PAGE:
DALLAS -- The Oregon Land Use Board of Appeals (LUBA) has upheld the city of Dallas' decision to approve plans for an expansion of Walmart.
LUBA issued its decision in the case Thursday, upholding the Dallas City Council's March 5 decision.
"It was just an affirmation of the council's
thorough process and that it addressed the right issues," said Jason Locke, Dallas' community development director.
The city council decision followed an appeal of the Dallas Planning Commission's approval of Walmart's expansion plans in January.
The petitioners in the case were Neighbors for Dallas, Lydia Graber, Jeremiah Mulder and Randall Houser.
In the appeal, the petitioners case was based on two points, called "Assignments of Error," questioning the city's rulings on the necessity of a traffic impact analysis (TIA).
The petitioners, represented by Eugene attorney Sean Malone, argued the traffic study included in Walmart's application was inadequate.
Instead the city should have required Walmart to conduct a TIA, using data from a local and similarly sized store to determine how the expansion would impact traffic in the area surrounding the store.
In the 10-page opinion, written by LUBA Chairwoman Melissa Ryan, the board sided with the city's and Walmart's argument that no similarly sized stores were available in the Dallas area, thus no local data could be obtained.
The petitioners second argument was based on the city's development code, which states a TIA must be completed if a development increases trips by more than 300, as this expansion would.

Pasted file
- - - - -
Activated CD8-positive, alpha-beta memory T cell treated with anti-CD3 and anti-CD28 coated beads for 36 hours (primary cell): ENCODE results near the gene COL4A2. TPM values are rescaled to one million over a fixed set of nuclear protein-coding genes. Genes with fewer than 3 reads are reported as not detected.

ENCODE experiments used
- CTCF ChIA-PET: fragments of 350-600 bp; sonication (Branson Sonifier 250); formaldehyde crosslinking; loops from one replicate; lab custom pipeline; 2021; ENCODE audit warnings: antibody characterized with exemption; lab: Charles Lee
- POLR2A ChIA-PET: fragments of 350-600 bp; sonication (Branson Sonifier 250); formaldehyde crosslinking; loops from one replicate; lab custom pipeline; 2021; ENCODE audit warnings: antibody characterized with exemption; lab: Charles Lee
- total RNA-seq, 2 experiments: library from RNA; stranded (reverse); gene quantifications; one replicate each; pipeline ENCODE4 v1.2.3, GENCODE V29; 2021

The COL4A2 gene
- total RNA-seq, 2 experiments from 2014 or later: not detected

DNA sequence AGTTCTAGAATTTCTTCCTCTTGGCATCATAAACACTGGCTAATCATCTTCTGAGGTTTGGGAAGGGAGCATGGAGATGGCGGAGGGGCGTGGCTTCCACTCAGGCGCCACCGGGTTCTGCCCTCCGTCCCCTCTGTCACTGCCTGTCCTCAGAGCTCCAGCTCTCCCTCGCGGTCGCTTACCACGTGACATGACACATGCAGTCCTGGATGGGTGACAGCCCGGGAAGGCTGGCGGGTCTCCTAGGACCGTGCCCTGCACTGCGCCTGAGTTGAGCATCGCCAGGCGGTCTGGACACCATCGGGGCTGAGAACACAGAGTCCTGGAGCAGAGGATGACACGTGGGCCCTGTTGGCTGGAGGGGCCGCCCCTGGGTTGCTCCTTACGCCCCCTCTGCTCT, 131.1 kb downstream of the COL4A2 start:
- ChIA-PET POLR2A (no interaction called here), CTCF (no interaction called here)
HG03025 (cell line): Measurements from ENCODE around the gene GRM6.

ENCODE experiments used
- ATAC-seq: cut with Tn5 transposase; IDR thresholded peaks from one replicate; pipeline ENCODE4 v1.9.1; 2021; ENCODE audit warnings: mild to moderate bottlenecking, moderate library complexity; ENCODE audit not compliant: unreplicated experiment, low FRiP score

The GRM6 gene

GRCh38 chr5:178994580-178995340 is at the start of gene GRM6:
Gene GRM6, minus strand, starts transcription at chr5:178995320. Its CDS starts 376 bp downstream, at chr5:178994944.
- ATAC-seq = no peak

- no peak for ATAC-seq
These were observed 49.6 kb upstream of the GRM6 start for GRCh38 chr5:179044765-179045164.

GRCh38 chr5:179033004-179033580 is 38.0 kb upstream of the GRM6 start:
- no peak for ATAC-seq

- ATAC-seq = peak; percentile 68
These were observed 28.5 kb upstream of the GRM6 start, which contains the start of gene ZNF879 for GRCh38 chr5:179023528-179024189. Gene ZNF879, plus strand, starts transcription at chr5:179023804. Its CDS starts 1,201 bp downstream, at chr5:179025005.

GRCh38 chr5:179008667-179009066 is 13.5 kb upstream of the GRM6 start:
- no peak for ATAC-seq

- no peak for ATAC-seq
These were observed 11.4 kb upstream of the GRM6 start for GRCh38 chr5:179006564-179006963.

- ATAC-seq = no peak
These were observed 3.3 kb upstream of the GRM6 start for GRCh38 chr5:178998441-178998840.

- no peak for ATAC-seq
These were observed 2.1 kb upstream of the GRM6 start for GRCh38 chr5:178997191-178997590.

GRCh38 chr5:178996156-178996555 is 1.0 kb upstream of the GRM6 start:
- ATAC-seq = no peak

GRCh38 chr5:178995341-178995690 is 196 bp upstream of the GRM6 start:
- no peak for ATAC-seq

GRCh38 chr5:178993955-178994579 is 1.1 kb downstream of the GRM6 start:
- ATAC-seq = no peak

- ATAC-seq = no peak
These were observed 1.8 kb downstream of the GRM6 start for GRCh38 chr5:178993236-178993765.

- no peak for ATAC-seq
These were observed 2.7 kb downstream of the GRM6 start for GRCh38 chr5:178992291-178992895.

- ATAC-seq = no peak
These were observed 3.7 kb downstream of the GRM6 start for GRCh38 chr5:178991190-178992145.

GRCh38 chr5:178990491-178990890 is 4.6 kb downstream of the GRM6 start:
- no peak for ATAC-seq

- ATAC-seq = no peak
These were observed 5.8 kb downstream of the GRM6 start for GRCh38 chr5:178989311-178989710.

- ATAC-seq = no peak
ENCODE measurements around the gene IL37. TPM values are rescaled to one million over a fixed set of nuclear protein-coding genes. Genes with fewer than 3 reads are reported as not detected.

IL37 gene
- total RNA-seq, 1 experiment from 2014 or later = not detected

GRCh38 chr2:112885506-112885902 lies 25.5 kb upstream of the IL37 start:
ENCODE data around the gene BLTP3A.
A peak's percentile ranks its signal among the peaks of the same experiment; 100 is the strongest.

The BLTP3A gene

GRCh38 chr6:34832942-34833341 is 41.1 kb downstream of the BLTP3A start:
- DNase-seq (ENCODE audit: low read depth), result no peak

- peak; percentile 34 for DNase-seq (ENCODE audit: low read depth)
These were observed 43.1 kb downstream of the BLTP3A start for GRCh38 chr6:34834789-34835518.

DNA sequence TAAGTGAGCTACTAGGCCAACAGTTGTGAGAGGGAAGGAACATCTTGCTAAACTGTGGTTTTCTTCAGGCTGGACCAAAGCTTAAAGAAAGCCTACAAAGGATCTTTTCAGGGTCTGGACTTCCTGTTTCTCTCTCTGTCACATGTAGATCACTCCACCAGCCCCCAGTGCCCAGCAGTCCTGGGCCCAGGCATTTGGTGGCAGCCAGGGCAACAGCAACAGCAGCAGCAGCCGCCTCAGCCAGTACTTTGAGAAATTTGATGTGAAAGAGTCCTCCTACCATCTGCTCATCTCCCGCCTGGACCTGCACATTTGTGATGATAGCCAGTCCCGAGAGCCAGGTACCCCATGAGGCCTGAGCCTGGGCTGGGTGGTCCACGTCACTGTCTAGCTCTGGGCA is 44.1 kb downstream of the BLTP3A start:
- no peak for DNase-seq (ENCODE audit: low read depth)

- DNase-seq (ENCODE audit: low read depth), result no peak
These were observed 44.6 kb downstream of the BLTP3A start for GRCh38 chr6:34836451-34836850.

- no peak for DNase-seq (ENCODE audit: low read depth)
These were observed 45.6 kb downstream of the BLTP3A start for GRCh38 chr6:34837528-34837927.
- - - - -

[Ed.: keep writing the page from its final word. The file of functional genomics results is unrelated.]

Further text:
Again, LUBA sided with arguments refuting that interpretation. The city argued that its code also states the city defer to the "road authority," the Oregon Department of Transportation, which controls the major entrances to the store. ODOT determined no TIA was needed.
"The city did not err in concluding that ODOT had, in effect, determined that no TIA was necessary," the opinion read.
Malone said the decision was disappointing, as a TIA would have allowed the city to better anticipate traffic changes due to the expansion.
"The fact that Walmart will not be conducting a traffic study before expanding shows that Walmart is only here for a profit and does not care about our well being as a city," Graber said in a statement.
The petitioners can appeal to the Oregon Court of Appeals within 21 days of LUBA issuing its final order.
"At this point, we are in the process of reviewing the decision and weighing our options," Malone said.